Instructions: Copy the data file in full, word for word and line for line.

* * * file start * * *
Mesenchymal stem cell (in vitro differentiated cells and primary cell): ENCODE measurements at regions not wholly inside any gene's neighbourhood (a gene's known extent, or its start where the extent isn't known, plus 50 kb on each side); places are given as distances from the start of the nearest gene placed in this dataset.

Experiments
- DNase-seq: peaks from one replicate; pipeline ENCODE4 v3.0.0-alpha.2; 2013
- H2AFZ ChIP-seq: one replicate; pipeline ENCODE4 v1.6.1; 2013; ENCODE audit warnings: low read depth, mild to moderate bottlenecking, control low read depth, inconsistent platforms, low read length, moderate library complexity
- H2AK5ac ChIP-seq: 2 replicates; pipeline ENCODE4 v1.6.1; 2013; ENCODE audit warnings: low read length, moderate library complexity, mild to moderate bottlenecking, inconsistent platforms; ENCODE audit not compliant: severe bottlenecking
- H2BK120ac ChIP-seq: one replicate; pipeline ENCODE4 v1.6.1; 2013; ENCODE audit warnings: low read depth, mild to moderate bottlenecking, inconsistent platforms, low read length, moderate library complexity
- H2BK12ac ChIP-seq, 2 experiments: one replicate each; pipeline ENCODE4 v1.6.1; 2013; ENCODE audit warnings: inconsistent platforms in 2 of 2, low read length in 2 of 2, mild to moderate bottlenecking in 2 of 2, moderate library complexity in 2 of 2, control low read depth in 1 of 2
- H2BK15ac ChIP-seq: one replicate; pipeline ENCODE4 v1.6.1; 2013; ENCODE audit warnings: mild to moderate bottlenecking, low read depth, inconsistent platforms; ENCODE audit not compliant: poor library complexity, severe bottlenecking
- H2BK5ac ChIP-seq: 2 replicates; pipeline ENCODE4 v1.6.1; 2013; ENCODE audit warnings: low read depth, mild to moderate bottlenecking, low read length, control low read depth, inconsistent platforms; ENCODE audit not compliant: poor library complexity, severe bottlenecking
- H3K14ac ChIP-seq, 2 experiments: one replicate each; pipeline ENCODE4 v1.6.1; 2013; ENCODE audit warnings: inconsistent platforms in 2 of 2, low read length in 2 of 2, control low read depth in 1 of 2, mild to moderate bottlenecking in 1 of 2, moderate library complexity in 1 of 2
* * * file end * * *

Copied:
Mesenchymal stem cell (in vitro differentiated cells and primary cell): ENCODE measurements at regions not wholly inside any gene's neighbourhood (a gene's known extent, or its start where the extent isn't known, plus 50 kb on each side); places are given as distances from the start of the nearest gene placed in this dataset.

Experiments
- DNase-seq: peaks from one replicate; pipeline ENCODE4 v3.0.0-alpha.2; 2013
- H2AFZ ChIP-seq: one replicate; pipeline ENCODE4 v1.6.1; 2013; ENCODE audit warnings: low read depth, mild to moderate bottlenecking, control low read depth, inconsistent platforms, low read length, moderate library complexity
- H2AK5ac ChIP-seq: 2 replicates; pipeline ENCODE4 v1.6.1; 2013; ENCODE audit warnings: low read length, moderate library complexity, mild to moderate bottlenecking, inconsistent platforms; ENCODE audit not compliant: severe bottlenecking
- H2BK120ac ChIP-seq: one replicate; pipeline ENCODE4 v1.6.1; 2013; ENCODE audit warnings: low read depth, mild to moderate bottlenecking, inconsistent platforms, low read length, moderate library complexity
- H2BK12ac ChIP-seq, 2 experiments: one replicate each; pipeline ENCODE4 v1.6.1; 2013; ENCODE audit warnings: inconsistent platforms in 2 of 2, low read length in 2 of 2, mild to moderate bottlenecking in 2 of 2, moderate library complexity in 2 of 2, control low read depth in 1 of 2
- H2BK15ac ChIP-seq: one replicate; pipeline ENCODE4 v1.6.1; 2013; ENCODE audit warnings: mild to moderate bottlenecking, low read depth, inconsistent platforms; ENCODE audit not compliant: poor library complexity, severe bottlenecking
- H2BK5ac ChIP-seq: 2 replicates; pipeline ENCODE4 v1.6.1; 2013; ENCODE audit warnings: low read depth, mild to moderate bottlenecking, low read length, control low read depth, inconsistent platforms; ENCODE audit not compliant: poor library complexity, severe bottlenecking
- H3K14ac ChIP-seq, 2 experiments: one replicate each; pipeline ENCODE4 v1.6.1; 2013; ENCODE audit warnings: inconsistent platforms in 2 of 2, low read length in 2 of 2, control low read depth in 1 of 2, mild to moderate bottlenecking in 1 of 2, moderate library complexity in 1 of 2